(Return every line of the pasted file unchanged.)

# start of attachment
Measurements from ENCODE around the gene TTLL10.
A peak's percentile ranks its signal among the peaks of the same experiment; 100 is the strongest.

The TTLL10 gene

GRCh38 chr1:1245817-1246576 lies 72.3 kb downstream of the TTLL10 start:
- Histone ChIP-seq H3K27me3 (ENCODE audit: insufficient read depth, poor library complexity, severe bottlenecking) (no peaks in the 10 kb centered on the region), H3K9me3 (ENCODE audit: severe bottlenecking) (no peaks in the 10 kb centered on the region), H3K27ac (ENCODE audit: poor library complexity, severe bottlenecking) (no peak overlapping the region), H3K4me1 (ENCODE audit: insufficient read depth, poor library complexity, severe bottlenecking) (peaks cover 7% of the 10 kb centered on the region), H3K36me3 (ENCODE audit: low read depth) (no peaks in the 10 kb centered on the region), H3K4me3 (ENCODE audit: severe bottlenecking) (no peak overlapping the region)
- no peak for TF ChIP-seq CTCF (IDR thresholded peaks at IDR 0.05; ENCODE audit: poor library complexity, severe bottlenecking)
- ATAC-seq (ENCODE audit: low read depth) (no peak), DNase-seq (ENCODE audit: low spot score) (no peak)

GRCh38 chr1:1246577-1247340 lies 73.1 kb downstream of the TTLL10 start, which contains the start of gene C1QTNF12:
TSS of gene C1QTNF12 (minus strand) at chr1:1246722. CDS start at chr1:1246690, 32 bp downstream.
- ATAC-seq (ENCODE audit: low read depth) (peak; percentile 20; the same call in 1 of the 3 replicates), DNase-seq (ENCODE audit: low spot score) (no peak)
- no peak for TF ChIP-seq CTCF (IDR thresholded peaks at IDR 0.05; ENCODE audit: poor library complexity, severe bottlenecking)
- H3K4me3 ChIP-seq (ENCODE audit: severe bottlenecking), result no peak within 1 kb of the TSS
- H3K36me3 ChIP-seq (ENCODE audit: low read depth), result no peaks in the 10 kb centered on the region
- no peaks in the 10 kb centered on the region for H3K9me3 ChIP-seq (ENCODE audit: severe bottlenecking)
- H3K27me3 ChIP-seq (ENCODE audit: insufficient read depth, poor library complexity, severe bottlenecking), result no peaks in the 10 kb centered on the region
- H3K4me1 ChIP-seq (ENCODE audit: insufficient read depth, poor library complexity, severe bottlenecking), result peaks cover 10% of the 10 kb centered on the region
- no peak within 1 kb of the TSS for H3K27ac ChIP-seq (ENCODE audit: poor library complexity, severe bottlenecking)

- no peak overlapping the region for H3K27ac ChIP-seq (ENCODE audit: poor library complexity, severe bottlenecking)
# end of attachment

Measurements from ENCODE around the gene TTLL10.
A peak's percentile ranks its signal among the peaks of the same experiment; 100 is the strongest.

The TTLL10 gene

GRCh38 chr1:1245817-1246576 lies 72.3 kb downstream of the TTLL10 start:
- Histone ChIP-seq H3K27me3 (ENCODE audit: insufficient read depth, poor library complexity, severe bottlenecking) (no peaks in the 10 kb centered on the region), H3K9me3 (ENCODE audit: severe bottlenecking) (no peaks in the 10 kb centered on the region), H3K27ac (ENCODE audit: poor library complexity, severe bottlenecking) (no peak overlapping the region), H3K4me1 (ENCODE audit: insufficient read depth, poor library complexity, severe bottlenecking) (peaks cover 7% of the 10 kb centered on the region), H3K36me3 (ENCODE audit: low read depth) (no peaks in the 10 kb centered on the region), H3K4me3 (ENCODE audit: severe bottlenecking) (no peak overlapping the region)
- no peak for TF ChIP-seq CTCF (IDR thresholded peaks at IDR 0.05; ENCODE audit: poor library complexity, severe bottlenecking)
- ATAC-seq (ENCODE audit: low read depth) (no peak), DNase-seq (ENCODE audit: low spot score) (no peak)

GRCh38 chr1:1246577-1247340 lies 73.1 kb downstream of the TTLL10 start, which contains the start of gene C1QTNF12:
TSS of gene C1QTNF12 (minus strand) at chr1:1246722. CDS start at chr1:1246690, 32 bp downstream.
- ATAC-seq (ENCODE audit: low read depth) (peak; percentile 20; the same call in 1 of the 3 replicates), DNase-seq (ENCODE audit: low spot score) (no peak)
- no peak for TF ChIP-seq CTCF (IDR thresholded peaks at IDR 0.05; ENCODE audit: poor library complexity, severe bottlenecking)
- H3K4me3 ChIP-seq (ENCODE audit: severe bottlenecking), result no peak within 1 kb of the TSS
- H3K36me3 ChIP-seq (ENCODE audit: low read depth), result no peaks in the 10 kb centered on the region
- no peaks in the 10 kb centered on the region for H3K9me3 ChIP-seq (ENCODE audit: severe bottlenecking)
- H3K27me3 ChIP-seq (ENCODE audit: insufficient read depth, poor library complexity, severe bottlenecking), result no peaks in the 10 kb centered on the region
- H3K4me1 ChIP-seq (ENCODE audit: insufficient read depth, poor library complexity, severe bottlenecking), result peaks cover 10% of the 10 kb centered on the region
- no peak within 1 kb of the TSS for H3K27ac ChIP-seq (ENCODE audit: poor library complexity, severe bottlenecking)

- no peak overlapping the region for H3K27ac ChIP-seq (ENCODE audit: poor library complexity, severe bottlenecking)